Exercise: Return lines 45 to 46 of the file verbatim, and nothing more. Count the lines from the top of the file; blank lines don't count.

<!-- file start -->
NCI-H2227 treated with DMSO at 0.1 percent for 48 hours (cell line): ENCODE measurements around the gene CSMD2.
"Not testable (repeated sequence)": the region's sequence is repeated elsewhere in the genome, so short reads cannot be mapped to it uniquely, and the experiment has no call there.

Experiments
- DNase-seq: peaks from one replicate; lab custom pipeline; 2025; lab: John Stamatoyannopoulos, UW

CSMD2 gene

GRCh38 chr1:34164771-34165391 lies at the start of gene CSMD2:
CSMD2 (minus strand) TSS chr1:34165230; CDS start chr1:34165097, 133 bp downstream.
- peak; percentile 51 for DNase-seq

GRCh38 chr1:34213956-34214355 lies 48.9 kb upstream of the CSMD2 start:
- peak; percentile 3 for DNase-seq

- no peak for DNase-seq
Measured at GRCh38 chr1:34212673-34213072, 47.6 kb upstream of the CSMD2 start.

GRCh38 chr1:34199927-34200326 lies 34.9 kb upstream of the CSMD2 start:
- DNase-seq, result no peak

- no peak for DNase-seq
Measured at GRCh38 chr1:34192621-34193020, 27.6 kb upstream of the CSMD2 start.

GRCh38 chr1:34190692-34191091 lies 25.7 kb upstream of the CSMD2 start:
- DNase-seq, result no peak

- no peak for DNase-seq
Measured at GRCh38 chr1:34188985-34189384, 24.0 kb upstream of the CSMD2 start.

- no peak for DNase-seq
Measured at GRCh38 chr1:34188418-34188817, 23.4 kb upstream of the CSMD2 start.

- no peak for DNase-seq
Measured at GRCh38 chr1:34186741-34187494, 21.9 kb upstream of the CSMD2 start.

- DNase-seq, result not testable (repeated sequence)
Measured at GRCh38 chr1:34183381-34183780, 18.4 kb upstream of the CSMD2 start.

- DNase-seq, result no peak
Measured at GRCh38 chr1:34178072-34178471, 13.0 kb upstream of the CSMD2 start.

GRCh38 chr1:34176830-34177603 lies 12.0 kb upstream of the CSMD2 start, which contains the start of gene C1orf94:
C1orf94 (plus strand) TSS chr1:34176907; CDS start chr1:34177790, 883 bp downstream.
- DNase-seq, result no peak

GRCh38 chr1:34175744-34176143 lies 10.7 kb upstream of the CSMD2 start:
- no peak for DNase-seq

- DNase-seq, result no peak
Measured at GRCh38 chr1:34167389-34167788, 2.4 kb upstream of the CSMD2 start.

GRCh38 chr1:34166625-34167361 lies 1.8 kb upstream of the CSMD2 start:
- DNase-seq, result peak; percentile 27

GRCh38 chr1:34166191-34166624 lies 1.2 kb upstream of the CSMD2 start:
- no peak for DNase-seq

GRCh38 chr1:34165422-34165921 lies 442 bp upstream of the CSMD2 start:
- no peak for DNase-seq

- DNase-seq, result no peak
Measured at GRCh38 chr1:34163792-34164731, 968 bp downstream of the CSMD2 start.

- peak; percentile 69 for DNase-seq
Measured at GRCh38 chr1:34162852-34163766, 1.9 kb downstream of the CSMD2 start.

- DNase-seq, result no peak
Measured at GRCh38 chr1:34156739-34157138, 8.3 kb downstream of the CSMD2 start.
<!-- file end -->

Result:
Measured at GRCh38 chr1:34162852-34163766, 1.9 kb downstream of the CSMD2 start.

- DNase-seq, result no peak